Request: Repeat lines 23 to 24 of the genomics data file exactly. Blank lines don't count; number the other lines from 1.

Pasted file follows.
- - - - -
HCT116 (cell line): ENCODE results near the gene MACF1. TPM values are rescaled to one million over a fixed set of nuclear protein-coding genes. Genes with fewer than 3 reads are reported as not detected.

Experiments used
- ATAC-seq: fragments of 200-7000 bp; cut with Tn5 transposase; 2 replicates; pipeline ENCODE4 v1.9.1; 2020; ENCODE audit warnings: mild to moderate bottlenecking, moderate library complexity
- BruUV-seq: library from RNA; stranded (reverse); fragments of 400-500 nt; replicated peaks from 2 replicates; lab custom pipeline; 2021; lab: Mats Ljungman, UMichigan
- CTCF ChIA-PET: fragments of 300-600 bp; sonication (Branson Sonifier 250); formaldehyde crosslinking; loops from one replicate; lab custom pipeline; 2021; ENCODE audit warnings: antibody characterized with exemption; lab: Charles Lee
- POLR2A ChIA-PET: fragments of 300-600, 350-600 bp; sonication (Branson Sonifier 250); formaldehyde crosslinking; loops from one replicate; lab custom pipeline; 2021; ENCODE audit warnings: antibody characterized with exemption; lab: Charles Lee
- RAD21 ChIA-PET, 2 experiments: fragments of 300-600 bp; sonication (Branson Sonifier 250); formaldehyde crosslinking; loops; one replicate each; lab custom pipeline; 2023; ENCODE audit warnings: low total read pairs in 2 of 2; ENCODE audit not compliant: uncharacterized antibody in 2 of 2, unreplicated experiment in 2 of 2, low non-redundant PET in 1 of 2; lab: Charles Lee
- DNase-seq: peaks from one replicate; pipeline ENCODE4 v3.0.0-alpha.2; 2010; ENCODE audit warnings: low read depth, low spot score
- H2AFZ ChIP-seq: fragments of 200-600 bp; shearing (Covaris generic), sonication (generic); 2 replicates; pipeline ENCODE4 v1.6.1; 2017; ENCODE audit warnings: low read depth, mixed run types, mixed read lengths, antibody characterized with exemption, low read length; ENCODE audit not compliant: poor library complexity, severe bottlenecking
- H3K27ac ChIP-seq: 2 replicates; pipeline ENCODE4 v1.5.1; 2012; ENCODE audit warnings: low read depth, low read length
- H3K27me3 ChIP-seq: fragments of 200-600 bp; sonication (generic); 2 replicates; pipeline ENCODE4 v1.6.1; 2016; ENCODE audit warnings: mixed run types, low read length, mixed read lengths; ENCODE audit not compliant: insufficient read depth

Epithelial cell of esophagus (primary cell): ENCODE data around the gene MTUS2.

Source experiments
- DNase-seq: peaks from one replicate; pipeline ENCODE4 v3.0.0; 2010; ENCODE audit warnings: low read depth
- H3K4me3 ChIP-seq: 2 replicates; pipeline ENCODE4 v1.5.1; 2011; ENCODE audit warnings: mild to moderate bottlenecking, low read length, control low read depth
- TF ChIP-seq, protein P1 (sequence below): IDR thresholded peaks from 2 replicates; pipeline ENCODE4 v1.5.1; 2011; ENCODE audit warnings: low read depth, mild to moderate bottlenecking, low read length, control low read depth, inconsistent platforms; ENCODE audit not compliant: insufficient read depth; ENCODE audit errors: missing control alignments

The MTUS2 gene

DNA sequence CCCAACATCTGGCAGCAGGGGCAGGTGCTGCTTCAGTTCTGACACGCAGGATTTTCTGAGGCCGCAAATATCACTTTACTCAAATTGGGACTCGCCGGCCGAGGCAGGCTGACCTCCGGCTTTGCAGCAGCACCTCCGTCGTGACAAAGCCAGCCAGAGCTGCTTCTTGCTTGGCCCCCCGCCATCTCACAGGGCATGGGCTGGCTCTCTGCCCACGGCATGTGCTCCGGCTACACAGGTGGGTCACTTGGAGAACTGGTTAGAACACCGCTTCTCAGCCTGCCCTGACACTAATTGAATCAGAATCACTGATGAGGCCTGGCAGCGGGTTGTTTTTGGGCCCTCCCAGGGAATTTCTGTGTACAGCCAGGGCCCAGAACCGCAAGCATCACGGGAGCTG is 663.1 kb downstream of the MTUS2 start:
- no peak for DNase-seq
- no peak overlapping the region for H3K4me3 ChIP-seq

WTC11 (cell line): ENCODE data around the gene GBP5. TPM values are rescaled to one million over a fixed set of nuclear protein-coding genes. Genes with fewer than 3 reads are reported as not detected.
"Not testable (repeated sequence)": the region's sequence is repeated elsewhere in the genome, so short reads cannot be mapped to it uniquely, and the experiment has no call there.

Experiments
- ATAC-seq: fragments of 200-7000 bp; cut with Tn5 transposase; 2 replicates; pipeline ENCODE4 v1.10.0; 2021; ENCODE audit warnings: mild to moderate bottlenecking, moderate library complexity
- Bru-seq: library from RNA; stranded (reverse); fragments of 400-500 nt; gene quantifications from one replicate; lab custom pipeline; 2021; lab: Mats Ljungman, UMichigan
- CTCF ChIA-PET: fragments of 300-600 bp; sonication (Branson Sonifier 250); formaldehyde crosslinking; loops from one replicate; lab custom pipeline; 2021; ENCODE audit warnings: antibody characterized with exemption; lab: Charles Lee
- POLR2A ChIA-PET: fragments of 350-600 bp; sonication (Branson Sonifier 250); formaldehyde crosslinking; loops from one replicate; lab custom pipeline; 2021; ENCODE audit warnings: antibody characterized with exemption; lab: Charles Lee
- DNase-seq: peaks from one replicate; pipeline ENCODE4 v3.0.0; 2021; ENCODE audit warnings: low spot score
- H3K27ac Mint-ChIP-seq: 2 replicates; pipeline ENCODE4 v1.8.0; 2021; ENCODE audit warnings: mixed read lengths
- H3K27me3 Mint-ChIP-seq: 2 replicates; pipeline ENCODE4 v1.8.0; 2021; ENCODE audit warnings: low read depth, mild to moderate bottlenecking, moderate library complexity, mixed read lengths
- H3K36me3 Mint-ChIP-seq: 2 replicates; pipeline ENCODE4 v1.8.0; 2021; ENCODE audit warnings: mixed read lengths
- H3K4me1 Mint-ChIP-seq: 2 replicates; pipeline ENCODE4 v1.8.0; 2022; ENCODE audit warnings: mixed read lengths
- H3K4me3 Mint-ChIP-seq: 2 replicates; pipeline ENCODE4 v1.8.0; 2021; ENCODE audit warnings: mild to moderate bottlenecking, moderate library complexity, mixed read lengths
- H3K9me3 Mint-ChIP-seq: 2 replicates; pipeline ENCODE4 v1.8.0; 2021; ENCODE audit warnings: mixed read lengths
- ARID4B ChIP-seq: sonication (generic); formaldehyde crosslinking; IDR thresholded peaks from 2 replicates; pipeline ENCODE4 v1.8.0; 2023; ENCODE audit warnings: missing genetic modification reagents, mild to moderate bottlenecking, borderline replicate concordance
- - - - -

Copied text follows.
Experiments
- ATAC-seq: fragments of 200-7000 bp; cut with Tn5 transposase; 2 replicates; pipeline ENCODE4 v1.10.0; 2021; ENCODE audit warnings: mild to moderate bottlenecking, moderate library complexity